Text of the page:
Medium is bringing back support for custom domains. And in general they seem to listen better. In addition to custom domains, Medium is reducing the amount of annoying pop-ups and banners and will also offer more customization options.
Speaking of portability, it’s always been possible to get an export of all your posts and other data in Medium. And by default, all Medium publications and profiles have RSS feeds (e.g., blog.medium.com/feed) — full text, except for metered/paywall stories.
We are now bringing back another option for portability — and brandability — namely, custom domains. Not that they ever went away entirely. Medium hosts tens of thousands of publications under their own domains. However, we paused setting up new ones a couple of years ago. Among other reasons, we needed to fix some cross-domain bugs and revamp our system for registering SSL certificates. We have now prioritized that work so that we can scalably offer custom domains again.
That are good things, but I won’t switch back to Medium after leaving it years ago and recently retiring my Android-Dev publication. It will probably allow me to change the domain from a subdomain of one of my personal domains to it’s own domain (search for my nickname on Google and you’ll probably find lots of articles from that publication) and eventually hand over the publication to someone else.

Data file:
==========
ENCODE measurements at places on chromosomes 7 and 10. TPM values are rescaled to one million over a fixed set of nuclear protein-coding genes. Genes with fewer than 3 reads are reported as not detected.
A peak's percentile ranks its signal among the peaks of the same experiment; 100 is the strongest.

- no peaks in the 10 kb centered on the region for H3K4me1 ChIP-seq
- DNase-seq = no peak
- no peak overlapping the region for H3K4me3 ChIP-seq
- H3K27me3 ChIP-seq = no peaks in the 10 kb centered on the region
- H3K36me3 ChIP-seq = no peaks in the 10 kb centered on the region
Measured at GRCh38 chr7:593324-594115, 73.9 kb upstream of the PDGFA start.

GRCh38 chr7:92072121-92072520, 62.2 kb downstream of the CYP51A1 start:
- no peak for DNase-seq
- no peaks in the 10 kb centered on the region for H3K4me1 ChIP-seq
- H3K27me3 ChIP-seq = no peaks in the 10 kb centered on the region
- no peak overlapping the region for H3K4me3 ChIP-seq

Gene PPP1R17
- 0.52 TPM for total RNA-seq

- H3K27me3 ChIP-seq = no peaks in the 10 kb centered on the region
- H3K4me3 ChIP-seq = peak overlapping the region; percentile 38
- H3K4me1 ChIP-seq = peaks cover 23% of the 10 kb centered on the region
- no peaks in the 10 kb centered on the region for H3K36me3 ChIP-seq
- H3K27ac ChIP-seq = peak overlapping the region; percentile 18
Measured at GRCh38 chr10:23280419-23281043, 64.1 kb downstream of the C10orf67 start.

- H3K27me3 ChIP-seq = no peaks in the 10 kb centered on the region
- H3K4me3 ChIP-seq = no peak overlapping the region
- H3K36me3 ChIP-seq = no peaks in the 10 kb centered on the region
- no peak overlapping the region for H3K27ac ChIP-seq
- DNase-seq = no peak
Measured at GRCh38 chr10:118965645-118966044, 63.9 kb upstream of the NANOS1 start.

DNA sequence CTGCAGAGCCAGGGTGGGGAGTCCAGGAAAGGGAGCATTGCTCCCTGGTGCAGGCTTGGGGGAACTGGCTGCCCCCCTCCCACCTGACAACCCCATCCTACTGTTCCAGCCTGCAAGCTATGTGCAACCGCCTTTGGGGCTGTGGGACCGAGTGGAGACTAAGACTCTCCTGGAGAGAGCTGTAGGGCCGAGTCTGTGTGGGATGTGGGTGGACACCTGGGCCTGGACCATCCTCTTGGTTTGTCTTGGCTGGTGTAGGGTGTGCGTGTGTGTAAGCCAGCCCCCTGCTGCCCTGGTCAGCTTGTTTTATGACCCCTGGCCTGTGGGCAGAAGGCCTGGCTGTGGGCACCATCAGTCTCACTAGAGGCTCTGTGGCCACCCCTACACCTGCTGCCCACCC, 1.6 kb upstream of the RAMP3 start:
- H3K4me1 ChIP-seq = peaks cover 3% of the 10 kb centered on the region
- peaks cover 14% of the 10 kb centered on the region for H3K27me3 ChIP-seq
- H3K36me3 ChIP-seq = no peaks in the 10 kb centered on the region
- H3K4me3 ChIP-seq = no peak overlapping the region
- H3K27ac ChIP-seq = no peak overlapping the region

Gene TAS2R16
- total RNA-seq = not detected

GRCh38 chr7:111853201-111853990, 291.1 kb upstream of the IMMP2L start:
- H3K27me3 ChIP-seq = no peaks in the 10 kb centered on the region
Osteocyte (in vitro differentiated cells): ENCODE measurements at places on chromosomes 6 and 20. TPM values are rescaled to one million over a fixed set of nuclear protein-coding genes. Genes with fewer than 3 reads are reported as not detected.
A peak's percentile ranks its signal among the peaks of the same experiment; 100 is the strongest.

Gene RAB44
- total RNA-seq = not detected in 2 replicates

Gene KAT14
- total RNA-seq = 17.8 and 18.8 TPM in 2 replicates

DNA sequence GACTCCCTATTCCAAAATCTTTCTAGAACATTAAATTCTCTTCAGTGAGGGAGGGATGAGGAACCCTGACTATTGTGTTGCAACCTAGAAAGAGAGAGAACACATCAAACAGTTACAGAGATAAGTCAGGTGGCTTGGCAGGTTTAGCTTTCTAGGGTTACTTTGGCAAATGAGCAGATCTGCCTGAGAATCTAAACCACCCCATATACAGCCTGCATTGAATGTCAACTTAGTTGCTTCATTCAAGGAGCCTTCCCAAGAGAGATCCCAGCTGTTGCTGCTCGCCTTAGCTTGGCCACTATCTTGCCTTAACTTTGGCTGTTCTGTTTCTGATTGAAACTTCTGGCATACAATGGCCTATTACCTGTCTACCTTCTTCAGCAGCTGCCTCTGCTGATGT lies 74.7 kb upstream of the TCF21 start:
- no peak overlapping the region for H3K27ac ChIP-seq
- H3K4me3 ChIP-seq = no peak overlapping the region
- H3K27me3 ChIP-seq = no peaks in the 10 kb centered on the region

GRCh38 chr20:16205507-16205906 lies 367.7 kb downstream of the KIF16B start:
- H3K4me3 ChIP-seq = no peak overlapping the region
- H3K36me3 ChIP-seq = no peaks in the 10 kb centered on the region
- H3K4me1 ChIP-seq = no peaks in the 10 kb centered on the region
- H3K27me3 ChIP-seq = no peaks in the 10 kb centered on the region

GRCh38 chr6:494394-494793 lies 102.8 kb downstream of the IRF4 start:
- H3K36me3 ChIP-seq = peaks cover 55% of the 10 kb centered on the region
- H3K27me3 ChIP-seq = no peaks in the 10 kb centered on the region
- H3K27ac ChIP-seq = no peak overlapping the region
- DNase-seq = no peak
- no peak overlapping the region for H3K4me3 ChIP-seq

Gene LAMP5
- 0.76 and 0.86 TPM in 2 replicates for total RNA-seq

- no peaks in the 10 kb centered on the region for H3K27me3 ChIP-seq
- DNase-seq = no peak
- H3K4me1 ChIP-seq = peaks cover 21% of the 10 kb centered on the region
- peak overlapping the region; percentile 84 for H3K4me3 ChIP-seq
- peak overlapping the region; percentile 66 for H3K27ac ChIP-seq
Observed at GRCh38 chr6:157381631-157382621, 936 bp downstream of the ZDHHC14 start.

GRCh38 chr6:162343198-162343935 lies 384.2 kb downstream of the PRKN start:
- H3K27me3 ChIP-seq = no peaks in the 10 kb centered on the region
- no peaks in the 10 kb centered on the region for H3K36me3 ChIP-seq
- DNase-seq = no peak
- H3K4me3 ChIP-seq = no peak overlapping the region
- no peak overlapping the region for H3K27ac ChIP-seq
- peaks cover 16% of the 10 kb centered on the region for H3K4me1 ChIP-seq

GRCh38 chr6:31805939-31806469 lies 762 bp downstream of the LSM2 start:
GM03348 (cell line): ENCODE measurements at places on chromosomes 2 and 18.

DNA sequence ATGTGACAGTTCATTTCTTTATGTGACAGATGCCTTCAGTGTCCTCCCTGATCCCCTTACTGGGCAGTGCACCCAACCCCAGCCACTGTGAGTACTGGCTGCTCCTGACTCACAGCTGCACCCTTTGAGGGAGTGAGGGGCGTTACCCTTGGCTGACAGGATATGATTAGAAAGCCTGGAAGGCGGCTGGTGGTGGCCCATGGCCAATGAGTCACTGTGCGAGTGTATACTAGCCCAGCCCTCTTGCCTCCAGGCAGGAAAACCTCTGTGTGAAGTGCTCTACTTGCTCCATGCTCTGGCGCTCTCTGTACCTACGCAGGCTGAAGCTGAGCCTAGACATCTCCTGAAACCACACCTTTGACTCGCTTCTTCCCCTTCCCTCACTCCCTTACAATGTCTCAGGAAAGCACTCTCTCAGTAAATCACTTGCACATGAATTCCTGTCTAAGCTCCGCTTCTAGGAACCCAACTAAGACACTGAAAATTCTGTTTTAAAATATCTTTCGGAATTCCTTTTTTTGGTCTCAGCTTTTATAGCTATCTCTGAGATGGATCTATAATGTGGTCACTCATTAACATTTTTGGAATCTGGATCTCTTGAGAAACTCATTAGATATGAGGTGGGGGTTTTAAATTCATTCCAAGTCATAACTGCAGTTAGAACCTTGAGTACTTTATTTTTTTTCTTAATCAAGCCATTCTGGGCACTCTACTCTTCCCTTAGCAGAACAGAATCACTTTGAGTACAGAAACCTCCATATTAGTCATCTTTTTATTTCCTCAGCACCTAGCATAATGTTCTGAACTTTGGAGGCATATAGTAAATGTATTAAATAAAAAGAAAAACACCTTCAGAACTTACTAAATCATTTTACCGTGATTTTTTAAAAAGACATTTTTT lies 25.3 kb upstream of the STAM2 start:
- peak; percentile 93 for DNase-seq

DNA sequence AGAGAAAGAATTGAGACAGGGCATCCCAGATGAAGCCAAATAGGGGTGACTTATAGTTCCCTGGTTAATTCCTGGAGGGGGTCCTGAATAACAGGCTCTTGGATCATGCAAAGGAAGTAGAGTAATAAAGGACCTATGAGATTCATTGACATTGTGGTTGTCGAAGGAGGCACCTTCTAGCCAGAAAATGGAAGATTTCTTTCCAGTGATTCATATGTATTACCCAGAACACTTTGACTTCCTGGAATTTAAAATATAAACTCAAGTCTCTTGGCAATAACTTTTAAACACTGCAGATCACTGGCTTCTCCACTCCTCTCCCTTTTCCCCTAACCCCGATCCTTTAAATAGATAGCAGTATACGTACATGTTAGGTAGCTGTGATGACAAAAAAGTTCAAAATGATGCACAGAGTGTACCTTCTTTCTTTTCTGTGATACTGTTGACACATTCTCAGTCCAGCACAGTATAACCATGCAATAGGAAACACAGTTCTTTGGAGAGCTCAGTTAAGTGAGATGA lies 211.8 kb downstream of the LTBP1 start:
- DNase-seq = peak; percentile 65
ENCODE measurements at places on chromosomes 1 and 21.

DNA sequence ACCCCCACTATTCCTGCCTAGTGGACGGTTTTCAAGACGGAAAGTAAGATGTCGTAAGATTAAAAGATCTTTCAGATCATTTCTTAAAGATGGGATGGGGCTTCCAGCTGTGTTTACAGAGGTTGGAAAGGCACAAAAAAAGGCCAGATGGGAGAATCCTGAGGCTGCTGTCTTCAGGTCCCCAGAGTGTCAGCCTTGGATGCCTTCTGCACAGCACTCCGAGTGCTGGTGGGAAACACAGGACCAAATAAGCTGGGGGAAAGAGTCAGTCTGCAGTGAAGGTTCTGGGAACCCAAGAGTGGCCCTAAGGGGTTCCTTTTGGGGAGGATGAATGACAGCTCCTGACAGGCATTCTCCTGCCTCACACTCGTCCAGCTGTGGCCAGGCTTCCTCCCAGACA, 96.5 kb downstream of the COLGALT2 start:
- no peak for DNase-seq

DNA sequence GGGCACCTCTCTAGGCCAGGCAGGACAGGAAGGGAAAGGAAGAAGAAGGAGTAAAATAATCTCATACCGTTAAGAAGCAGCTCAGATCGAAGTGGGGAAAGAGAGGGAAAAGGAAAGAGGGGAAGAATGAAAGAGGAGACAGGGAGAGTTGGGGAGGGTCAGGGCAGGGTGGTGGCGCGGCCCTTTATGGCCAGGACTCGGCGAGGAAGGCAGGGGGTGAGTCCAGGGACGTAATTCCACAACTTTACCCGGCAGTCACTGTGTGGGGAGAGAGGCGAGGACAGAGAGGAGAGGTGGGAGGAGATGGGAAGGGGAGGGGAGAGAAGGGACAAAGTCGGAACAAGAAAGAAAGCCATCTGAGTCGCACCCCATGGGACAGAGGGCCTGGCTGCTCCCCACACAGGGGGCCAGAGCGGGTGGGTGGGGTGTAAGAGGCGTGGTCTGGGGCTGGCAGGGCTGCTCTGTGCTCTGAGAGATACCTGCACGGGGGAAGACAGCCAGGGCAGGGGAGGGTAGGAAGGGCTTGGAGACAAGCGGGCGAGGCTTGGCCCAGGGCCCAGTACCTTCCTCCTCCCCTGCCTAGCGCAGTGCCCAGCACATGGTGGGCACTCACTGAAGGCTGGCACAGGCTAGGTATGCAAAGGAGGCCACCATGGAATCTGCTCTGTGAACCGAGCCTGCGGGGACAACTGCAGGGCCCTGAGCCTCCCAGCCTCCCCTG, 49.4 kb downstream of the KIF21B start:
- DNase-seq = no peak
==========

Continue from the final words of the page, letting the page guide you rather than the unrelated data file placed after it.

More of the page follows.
I like having real control over my site and my content and don’t want to put it into the hands of a venture capital financed corporation, which could disappear the other day because not enough people want to pay for a membership to read US-focused clickbait articles (just my opinion!). Sure, I could have a lot more readers of my content with the two thousand followers I have on Medium, but I prefer to share my thoughts under my own terms on my own platform.
For people without the technical knowledge required to setup their own blog, I recommend using Write.as and probably paying for Pro to use a custom domain and get some extra features. I think, that is a more sustainable business model compared to VC-financed Medium with their paid reader memberships. Not to mention that Write.as is not full of trackers and takes forever to load (like Medium).